In some cases, it is known that an object supports a more derived interface than the static type of its proxy. For such cases, you can use an unchecked down-cast. An
uncheckedCast provides a down-cast without consulting the server as to the actual run-time type of the object, for example:
You should use an
uncheckedCast only if you are certain that target object indeed supports the more derived type: an
uncheckedCast, as the name implies, is not checked in any way; it does not contact the object in the server and, if it fails, it does not return null. If you use the proxy resulting from an incorrect
uncheckedCast to invoke an operation, the behavior is undefined. Most likely, you will receive an
OperationNotExistException, but, depending on the circumstances, the Ice run time may also report an exception indicating that unmarshaling has failed, or even silently return garbage results.
heckedCast on a proxy that is already of the desired proxy type returns immediately that proxy. Otherwise, unc
heckedCast creates a new instance of the desired proxy class.
Despite its dangers,
uncheckedCast is still useful because it avoids the cost of sending a message to the server. And, particularly during initialization, it is common to receive a proxy of static type
Ice::ObjectPrx, but with a known run-time type. In such cases, an
uncheckedCast saves the overhead of sending a remote message.
Typed Proxy Factory Methods in C++
The base proxy class
ObjectPrx supports a variety of methods for customizing a proxy. Since proxies are immutable, each of these "factory methods" returns a copy of the original proxy that contains the desired modification. For example, you can obtain a proxy configured with a ten second invocation timeout as shown below:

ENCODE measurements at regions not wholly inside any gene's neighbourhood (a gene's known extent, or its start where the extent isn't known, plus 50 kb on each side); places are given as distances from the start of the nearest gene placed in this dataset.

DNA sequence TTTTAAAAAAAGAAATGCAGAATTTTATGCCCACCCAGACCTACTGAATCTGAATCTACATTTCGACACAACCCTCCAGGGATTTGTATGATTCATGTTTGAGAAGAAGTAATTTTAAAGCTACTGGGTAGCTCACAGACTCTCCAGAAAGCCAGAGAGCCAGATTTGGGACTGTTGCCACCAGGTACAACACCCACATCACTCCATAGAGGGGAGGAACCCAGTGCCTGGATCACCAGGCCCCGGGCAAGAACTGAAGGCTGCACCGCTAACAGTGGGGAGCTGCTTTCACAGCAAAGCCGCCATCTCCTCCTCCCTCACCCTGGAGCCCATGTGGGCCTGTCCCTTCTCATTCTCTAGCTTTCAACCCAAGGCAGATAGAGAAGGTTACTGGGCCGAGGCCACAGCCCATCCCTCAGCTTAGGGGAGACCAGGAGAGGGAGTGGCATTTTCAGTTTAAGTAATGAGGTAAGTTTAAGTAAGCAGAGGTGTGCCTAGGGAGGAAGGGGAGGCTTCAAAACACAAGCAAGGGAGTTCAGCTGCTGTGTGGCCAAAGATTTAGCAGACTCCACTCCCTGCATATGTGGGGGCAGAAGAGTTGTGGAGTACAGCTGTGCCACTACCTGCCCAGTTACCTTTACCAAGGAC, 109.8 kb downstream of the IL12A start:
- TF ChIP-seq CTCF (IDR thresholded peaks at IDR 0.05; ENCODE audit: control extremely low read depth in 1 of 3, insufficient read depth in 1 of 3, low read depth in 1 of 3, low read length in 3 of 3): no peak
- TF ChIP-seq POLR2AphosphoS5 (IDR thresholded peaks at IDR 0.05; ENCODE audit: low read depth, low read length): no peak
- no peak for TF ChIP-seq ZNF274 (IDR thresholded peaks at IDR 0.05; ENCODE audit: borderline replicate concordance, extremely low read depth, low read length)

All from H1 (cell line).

A factory method returns a new proxy object if the requested modification differs from the current proxy, otherwise it returns the current proxy. With few exceptions, the corresponding C++ factory member functions return a proxy of the same type as the current proxy, therefore it is generally not necessary to down-cast after calling such a factory. The example below demonstrates these semantics:
The only exceptions are the factory member functions
ice_identity. Calls to either of these functions may produce a proxy for an object of an unrelated type, therefore they return a base proxy that you must subsequently down-cast to an appropriate type.
Object Identity and Proxy Comparison in C++
You can compare proxies for equality. By default, proxy comparison compares all aspects of a proxy, including the object identity, facet name, addressing information, and all the proxy settings; two proxies compare equal only if they are identical in all respects. The mapping provides helper functions to simplify the comparison of proxies stored in
Note however that the more common use case is determining whether two proxies denote the same Ice object, in which case you should only be comparing their object identities. To compare the object identities of two proxies, you can use helper functions and classes in the
proxyIdentityEqual function returns true if the object identities embedded in two proxies are the same and ignores other information in the proxies, such as facet and transport information. To include the facet name in the comparison, use
proxyIdentityLess function establishes a total ordering on proxies. It is provided mainly so you can use object identity comparison with STL sorted containers. (The function uses
name as the major ordering criterion, and
category as the minor ordering criterion.) The
proxyIdentityAndFacetLess function behaves similarly to
proxyIdentityLess, except that it also compares the facet names of the proxies when their identities are equal.
proxyIdentityAndFacetLess allow you to correctly compare proxies for object identity. The example below demonstrates how to use